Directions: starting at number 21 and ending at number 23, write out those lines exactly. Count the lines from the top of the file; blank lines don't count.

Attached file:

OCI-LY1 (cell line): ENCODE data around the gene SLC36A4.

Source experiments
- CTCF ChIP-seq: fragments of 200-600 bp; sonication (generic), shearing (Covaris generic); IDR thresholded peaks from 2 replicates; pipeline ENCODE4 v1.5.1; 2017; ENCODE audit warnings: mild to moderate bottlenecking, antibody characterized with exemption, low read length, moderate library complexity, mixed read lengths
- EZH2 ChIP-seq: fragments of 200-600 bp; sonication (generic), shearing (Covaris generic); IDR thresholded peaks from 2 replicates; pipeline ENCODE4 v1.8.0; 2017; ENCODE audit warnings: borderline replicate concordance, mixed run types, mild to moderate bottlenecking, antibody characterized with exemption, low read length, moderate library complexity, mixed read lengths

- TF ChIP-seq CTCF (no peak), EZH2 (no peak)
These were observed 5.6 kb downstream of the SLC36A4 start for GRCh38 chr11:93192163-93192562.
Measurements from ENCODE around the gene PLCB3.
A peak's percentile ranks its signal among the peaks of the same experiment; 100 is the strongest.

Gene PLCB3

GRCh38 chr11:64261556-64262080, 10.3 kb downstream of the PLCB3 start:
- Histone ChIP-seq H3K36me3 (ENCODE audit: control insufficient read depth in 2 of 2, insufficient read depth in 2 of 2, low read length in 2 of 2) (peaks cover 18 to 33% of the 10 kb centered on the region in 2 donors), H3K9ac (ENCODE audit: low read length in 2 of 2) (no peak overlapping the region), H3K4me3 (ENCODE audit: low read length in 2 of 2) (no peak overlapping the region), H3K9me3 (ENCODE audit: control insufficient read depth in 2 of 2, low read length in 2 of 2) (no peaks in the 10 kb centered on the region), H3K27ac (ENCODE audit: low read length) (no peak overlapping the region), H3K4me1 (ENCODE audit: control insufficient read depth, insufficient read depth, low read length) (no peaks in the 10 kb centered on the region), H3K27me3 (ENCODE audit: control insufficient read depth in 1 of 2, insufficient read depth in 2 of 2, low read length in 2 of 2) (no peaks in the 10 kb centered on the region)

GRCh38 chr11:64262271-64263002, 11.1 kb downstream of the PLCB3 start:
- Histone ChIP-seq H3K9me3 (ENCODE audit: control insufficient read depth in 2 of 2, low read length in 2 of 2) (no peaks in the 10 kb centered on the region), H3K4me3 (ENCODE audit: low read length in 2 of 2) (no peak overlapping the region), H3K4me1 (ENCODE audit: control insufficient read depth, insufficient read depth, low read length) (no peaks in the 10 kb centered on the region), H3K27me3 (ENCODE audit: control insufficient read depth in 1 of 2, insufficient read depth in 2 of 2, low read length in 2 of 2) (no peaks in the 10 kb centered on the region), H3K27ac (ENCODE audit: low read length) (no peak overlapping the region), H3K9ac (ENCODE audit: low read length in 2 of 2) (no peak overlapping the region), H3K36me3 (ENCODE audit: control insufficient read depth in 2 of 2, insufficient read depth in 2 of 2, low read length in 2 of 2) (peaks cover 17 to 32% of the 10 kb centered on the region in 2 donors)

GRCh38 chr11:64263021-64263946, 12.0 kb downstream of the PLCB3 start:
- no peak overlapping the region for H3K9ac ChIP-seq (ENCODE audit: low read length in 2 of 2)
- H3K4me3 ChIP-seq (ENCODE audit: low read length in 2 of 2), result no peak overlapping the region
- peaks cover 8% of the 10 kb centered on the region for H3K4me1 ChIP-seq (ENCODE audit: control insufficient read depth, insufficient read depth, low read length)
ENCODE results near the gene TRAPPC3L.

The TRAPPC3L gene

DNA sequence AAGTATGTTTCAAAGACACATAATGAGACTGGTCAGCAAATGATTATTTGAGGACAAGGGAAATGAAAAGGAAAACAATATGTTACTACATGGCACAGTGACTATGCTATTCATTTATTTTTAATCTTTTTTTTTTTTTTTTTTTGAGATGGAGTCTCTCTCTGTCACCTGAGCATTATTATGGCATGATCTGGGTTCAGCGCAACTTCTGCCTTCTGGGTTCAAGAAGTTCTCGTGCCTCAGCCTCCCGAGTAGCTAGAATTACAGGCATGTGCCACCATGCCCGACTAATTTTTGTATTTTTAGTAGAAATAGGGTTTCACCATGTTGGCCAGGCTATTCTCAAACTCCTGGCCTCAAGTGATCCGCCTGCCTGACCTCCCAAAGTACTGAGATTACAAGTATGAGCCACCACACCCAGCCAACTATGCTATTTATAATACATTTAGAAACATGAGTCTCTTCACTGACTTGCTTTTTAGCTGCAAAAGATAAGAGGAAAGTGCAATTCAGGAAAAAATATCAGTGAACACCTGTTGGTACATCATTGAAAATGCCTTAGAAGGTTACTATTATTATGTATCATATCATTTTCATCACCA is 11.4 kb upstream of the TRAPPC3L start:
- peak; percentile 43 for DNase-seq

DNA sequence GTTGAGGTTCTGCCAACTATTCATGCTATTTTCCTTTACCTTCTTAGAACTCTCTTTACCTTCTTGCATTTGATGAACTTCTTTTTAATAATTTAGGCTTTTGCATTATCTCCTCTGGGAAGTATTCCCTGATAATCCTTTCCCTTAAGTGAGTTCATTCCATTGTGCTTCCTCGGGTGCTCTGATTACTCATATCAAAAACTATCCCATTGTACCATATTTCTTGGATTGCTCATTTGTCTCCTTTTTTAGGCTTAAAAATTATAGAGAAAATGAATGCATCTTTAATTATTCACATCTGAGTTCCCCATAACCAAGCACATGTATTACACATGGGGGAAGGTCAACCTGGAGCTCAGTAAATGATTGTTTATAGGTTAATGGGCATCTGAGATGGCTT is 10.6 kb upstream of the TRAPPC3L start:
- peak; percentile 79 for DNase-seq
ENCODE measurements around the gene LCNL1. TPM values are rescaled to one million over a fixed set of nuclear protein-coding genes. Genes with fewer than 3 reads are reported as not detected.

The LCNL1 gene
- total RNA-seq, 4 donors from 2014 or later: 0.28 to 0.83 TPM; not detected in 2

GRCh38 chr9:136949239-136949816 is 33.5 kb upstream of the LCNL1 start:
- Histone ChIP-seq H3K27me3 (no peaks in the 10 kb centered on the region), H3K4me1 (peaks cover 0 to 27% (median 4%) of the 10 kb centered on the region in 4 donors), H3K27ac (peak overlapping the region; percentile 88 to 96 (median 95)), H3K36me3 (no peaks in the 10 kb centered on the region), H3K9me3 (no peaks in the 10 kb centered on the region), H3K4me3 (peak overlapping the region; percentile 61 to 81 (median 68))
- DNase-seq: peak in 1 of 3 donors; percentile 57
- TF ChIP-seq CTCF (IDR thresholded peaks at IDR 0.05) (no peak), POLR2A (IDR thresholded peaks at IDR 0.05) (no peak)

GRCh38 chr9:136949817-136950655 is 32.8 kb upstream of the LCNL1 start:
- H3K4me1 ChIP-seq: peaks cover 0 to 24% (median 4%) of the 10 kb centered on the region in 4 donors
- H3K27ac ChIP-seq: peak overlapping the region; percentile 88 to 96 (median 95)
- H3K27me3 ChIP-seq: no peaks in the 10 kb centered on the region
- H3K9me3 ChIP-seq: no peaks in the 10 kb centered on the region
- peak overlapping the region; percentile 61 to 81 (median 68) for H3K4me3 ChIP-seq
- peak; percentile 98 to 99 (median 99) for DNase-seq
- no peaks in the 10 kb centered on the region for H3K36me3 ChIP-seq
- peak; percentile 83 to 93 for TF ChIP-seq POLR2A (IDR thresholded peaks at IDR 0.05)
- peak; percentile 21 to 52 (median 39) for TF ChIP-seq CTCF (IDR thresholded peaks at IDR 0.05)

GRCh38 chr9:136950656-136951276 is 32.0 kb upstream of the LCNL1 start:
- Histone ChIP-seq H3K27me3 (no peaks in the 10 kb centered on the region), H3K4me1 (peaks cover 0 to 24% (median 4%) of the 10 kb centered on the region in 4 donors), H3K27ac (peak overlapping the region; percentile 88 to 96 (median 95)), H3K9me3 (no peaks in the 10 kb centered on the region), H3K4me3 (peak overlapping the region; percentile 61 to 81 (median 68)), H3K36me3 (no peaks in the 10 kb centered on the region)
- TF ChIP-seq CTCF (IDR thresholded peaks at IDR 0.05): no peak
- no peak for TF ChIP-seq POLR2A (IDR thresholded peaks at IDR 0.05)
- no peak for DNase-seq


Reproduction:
- peak; percentile 43 for DNase-seq

DNA sequence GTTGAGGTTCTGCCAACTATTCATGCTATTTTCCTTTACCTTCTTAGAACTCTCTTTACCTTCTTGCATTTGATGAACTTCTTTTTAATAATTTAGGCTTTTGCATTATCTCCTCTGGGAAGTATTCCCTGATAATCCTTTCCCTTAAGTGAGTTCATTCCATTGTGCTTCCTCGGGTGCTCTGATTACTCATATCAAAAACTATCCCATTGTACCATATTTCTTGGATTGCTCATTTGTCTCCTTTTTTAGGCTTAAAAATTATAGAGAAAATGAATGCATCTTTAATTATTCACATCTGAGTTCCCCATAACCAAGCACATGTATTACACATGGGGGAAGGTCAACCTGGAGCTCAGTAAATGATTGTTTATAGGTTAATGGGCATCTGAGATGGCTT is 10.6 kb upstream of the TRAPPC3L start:
- peak; percentile 79 for DNase-seq